BEIJING – Many multinational CEOs like to close out the year with a message of congratulations. Tencent Holdings Ltd’s billionaire co-founder Pony Ma delivered a no-holds-barred rant about slacking, oblivious and even corrupt employees.
Mr Ma’s tirade marked a rare show of frustration for the usually mild-mannered mogul who helped create China’s largest Internet firm away from the spotlight.
Last week, the tycoon convened a town-hall meeting to personally deliver a blistering attack against the way staff managed businesses from social media and content to gaming.
The message: with the survival of some businesses in doubt, they all needed to get their act together, according to people who attended the 10-minute lecture.
“You can’t even survive as a business, yet you’re chilling on the weekends, playing ball,” Mr Ma told his audience, according to the people present, who asked not to be identified describing an internal event.
His remarks were first reported by local media outlet Jiemian. Tencent representatives didn’t immediately respond to a request for comment.
Tencent, which with Alibaba Group Holding Ltd helped establish the modern Chinese Internet industry, has seen growth evaporate over the past year in the aftermath of a sweeping crackdown on private enterprise.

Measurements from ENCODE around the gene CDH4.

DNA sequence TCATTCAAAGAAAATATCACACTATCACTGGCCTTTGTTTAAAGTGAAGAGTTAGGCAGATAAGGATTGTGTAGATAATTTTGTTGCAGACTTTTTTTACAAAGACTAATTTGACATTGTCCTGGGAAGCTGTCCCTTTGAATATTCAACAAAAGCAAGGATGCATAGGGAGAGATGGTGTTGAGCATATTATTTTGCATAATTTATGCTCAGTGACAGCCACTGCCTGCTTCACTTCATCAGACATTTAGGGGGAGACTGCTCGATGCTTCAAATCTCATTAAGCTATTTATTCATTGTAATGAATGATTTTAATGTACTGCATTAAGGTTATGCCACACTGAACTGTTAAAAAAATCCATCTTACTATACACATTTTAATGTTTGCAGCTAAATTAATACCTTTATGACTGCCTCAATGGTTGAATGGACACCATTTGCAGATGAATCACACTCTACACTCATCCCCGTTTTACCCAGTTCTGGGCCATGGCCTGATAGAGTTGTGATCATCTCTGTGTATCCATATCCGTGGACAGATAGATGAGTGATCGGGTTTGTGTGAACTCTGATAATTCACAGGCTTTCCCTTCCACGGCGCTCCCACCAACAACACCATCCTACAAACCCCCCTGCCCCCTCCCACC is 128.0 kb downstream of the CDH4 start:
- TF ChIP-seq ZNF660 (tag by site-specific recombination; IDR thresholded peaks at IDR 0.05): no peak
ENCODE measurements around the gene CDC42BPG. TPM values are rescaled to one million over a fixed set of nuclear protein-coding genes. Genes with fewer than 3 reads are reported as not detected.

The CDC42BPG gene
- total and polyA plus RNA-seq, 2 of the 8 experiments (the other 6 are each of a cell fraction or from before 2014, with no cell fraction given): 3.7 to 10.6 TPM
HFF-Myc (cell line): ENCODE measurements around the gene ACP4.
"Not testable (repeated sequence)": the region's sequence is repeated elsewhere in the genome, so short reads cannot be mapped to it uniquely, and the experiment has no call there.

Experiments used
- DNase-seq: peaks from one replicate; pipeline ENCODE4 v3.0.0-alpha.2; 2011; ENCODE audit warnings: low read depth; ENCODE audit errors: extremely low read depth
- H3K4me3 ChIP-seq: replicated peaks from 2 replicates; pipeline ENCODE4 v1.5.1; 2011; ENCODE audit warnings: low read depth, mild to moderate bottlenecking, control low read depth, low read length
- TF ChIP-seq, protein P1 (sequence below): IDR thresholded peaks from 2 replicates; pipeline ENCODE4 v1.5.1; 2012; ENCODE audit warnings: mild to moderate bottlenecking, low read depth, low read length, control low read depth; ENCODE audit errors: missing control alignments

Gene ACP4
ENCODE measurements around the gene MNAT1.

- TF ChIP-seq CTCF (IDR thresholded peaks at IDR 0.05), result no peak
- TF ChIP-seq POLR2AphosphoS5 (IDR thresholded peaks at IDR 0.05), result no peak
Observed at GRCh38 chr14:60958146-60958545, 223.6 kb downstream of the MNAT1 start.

The company’s gaming business came under attack from regulations intended to curb youth addiction, while an economic slowdown twinned with punishing Covid-19 curbs eroded its advertising segment.
It cut jobs by the thousands this year, shrinking its workforce for the first time in almost a decade.
Mr Ma and his lieutenants have mostly maintained an upbeat tone in public, lauding efforts to clean up Internet content and restructure the gaming industry.
They also expressed hopes that the reforms are mostly completed and that Tencent can get back to quality growth.
But in last week’s internal address, Mr Ma laid into virtually every facet of his US$400 billion (S$539.77 billion) Internet empire.
He upbraided the bread-and-butter gaming division for frittering away money to acquire users for hastily churned-out titles, rather than focusing on quality.
Mr Ma accused employees of “superficial” reforms to spending and costs, according to attendees.
He even said corruption remained rampant across the ranks, without elaborating, the attendees added.